Mesh is a prototyping platform for multi modal applications that combines inertial sensing, magnetic sensing, GPS and a high-quality vibrotactile display into a backpack for a standard IPaq. The motivation for developing Mesh was to create a device that could sense where it was, which way it was pointing and how it was being moved. When combined with capabilities for visual, audio and vibrotactile feedback, the Mesh system provides the functionality to explore new forms of interaction with mobile devices that tightly couple gestural input and multi modal display. In this talk we will present a brief overview of the development of the device and talk about some of the prototype applications we have developed using the Mesh system.
10:00-10:30 Andrew Crossan, Rhythmic Interaction: Gait Phase Effects in Mobile Interaction
Rhythmic interaction methods have largely been ignored as an input mechanism. However, they have the potential to offer a natural method of interacting with a device for several types of task. This talk will introduce the area of rhythmic interaction for input and context sensing. It will particularly focus on the problem of conducting mobile usability evaluations, and demonstrate how rhythmic interaction techniques can be used together with a mobile device (instrumented with an accelerometer) to provide a quantitative understanding of the detailed interactions taking place when on the move, allowing us to develop better mobile interfaces.
11-11:30 Steven Strachan, Sensor fusion for mobile devices
A brief introduction to sensor fusion, the motivation and the most common methods utilised to fuse data from various sensors in a meaningful way in a mobile context.
11:30-12:30 Verena Hafner, Interpersonal Maps and the Body Correspondence Problem
In this talk, I will introduce a new method for studying sensorimotor coordination, a topic that has become increasingly relevant to Artificial Intelligence in recent years. I will introduce the concept of "interpersonal maps" that can be created using information theoretic measures. Unlike personal bodymaps, which refer only to one's own body, interpersonal maps also include a representation of another's body. Matching and discriminating between oneself and others results from the interplay of several developmental dynamics and involves skills such as imitation. Based on a set of experiments with Sony AIBO robots, I will show that this unified representation can help to elucidate both the formation of a body schema and the body correspondence problem. To conclude, I will give an overview of possible applications of this method to various research areas in Human Machine Interaction.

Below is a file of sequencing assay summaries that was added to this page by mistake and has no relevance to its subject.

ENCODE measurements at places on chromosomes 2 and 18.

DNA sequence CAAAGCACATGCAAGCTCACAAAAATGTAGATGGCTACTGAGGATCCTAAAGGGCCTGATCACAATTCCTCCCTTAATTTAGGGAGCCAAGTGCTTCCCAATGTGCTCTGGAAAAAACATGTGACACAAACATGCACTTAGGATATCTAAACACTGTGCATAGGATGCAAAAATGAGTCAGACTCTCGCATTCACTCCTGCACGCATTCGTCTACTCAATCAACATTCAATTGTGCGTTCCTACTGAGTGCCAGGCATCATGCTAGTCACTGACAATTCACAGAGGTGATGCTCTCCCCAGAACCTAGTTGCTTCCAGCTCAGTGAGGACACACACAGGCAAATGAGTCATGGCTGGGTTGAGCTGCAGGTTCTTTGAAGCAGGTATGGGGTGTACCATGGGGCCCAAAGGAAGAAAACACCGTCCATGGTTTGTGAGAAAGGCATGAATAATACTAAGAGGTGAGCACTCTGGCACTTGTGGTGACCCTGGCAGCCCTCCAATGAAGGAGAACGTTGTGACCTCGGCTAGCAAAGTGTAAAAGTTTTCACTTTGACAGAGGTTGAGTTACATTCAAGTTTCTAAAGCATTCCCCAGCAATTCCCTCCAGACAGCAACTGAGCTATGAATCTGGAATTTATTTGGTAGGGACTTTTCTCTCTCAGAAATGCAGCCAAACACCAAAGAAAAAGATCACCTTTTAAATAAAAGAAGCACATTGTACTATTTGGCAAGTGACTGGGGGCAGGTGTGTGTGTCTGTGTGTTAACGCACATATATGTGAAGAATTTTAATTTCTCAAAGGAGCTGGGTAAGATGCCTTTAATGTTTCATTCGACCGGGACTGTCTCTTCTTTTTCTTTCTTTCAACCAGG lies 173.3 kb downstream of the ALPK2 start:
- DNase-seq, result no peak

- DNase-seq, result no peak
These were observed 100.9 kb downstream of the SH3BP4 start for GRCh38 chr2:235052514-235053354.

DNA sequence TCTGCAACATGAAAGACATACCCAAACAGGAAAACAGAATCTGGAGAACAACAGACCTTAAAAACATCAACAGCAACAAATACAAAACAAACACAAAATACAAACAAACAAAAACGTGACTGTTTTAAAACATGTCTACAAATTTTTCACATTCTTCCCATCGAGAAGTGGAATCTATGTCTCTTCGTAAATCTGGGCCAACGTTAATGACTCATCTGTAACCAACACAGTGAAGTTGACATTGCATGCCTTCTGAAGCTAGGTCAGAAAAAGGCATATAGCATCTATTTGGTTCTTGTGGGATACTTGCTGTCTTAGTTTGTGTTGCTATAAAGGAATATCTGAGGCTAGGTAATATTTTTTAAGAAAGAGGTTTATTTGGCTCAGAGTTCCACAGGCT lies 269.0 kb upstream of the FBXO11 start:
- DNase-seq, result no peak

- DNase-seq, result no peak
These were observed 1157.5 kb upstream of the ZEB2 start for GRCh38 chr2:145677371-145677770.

13:30-14:00 Allan Sinclair, Tennis Sensation: implementing new interaction techniques in product design
Human-computer interfaces in product design continue to relay on the visual mode of interaction with the result that visually impaired users become excluded. Tennis Sensation is a virtual game that uses new interaction techniques and an inclusive design philosophy to allow its use by a wide range of users.
9:30-10:30 Stephen Brewster, Alternative interactions for mobile situations
11:00-11:30 John Williamson, Probabilistic Feedback
11:30-12:30 Roderick Murray-Smith, Dynamics & interaction
Industrial participants £300
Academic participants £50
PhD. students free. (EPSRC funding means that Ph.D. students can have their accomodation costs covered - contact us for details).
PASCAL network members - free.
Numbers will be strictly limited to 25 participants in order to keep the workshop at a productive size, and to keep the teams in the prototype development part of the project to a maximum of 5 people per team.
We are in the process of setting up the registration process. Payment will be by cheque (made out to the University of Glasgow), and can be handed over at the start of the workshop. If you are interested in being kept informed about this, please contact Roderick Murray-Smith at email@example.com